Internal MMAC Memo Details Education Policy Strategy
More privatization, less support for MPS
Not surprisingly, MMAC’s agenda supports privatization of public education and the erosion of the Milwaukee Public Schools (MPS). The business group seeks to increase taxpayer funds for voucher and charter schools; to open the voucher system to all students, regardless of their family’s income; and to provide more support for an increased number of charter schools.
Steve Baas, director of governmental affairs for MMAC, said the group’s agenda promotes quality education, regardless of whether the school is in the public, voucher or charter system.
“It doesn’t matter if it’s a government-run system, a private-run system or a chartered system,” Baas said. “Our interest is not in who’s providing quality education, but that quality education options are being provided.”
But MPS board member Larry Miller blasted MMAC’s legislative agenda, saying it removes new reforms that make voucher and charter schools more accountable to parents and taxpayers.
“This isn’t about the kids,” Miller said. “They want everything. They want the money. They want the buildings. This is about control and money.”
The voucher system, long championed by conservatives and the MMAC, was established to allow students from low-income families to use taxpayer funds at a private school that accepts vouchers. Low-income students should have just as much “choice” as students from wealthier families that can pay for a private education, supporters argue.
Yet MMAC is considering legislation that would “remove income limits on eligibility” of voucher students, potentially opening up the system, which includes religious schools, to students from wealthier families.
Baas said the group merely wants to reduce the administrative burden placed on participating schools, which must verify the income eligibility of students. Baas said changes could include removing the income limit or changing reporting requirements.
“It’s as much of an administrative change as a fiscal change,” Baas said.
wants to revise changes made to the voucher system by Democrats in recent
legislative sessions. Currently, a new voucher school must be approved by an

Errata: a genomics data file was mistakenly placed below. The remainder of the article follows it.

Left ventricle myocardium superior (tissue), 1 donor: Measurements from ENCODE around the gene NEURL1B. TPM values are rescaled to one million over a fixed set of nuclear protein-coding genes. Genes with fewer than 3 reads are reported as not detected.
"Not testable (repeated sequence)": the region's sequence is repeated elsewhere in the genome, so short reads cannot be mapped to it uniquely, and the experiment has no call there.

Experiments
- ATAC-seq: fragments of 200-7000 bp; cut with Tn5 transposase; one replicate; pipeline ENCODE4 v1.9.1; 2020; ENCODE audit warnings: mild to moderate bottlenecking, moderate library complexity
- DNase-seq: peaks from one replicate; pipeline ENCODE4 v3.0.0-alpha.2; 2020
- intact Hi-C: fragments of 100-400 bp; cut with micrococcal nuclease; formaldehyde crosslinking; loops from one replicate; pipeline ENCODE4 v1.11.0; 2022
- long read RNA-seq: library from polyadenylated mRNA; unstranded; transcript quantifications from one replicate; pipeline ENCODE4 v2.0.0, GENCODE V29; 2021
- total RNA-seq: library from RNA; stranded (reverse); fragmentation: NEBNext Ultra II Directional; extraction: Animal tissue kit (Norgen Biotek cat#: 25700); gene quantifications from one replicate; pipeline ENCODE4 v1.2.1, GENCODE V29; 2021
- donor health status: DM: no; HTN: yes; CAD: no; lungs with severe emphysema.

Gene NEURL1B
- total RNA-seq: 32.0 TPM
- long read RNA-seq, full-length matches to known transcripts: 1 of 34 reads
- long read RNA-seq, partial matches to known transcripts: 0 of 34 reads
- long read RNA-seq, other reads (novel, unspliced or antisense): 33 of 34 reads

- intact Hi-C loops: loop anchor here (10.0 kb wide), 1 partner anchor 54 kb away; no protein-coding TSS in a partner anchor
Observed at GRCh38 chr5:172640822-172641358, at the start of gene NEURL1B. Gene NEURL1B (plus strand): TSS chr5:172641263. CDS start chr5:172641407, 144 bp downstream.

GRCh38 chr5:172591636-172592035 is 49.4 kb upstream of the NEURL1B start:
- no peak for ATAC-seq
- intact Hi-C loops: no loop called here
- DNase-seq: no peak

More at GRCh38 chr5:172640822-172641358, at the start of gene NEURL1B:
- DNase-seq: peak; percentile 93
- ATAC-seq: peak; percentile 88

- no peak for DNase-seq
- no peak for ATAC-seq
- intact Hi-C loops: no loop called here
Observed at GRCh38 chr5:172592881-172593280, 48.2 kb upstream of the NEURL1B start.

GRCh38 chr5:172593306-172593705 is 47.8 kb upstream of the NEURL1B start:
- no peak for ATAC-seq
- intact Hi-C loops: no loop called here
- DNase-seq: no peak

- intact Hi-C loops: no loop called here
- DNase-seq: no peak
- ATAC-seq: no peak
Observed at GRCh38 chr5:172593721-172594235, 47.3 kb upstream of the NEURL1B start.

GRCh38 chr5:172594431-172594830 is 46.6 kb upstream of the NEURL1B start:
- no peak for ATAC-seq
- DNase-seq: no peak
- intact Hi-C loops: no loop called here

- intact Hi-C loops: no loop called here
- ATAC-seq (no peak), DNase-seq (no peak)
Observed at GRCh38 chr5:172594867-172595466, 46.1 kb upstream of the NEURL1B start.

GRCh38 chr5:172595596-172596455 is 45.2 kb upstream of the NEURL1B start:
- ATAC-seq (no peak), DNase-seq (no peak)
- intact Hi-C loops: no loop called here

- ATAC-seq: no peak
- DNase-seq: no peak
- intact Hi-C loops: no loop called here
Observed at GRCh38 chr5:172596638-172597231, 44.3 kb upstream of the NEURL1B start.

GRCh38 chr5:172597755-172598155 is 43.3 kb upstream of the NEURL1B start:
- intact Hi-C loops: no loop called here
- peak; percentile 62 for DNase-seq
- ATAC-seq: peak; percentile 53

outside agency—the New Schools Approval Board, part of Howard Fuller’s
Institute for the Transformation of Learning at Marquette University—before
it can accept voucher students.
But MMAC wants to “designate a replacement entity for new school approval and simplifying [sic] the administrative requirements” for voucher schools.
Charter schools get a huge amount of support from the business group. MMAC wants to “explore the creation of” the Milwaukee Charter Trust, which would operate and finance a network of charter schools in the city, to lift the cap on MPS chartered schools, and to open charter schools in MPS facilities.
Baas said “it remains to be seen” whether MMAC would participate in the new trust.
Also on the table, according to the memo, is changing the governance of MPS. MMAC, along with Gov. Jim Doyle, Milwaukee Mayor Tom Barrett and the Milwaukee Journal Sentinel (the chairman/CEO of Journal Communications, Steven Smith, serves on the MMAC board) had supported the mayoral takeover of MPS this past year, but the effort died in the Democratically controlled Legislature during a special session called by Doyle.
Baas said the effort has “petered out a bit” but the group would look at a takeover proposal if one comes forward.
He said MMAC’s agenda isn’t partisan since it’s about increasing the number of high-quality schools in the city.
“I think that legislators on both sides of the aisle got a message this fall that the status quo is not sufficient,” Baas said. “I think there will be an openness from both Democrats and Republicans to look at new ways of doing things better. I’m optimistic that we will have a receptive Legislature, but I’m optimistic that we will have that receptivity on both sides of the aisle.”
MPS board member Miller said MMAC-allied Republicans and Gov.-elect Scott Walker would be more willing to implement the MMAC legislative agenda than Democrats have been in the past.
“They’re gleeful,” Miller said of the MMAC. “They’re clicking their heels in the air over the right-wing takeover of government.”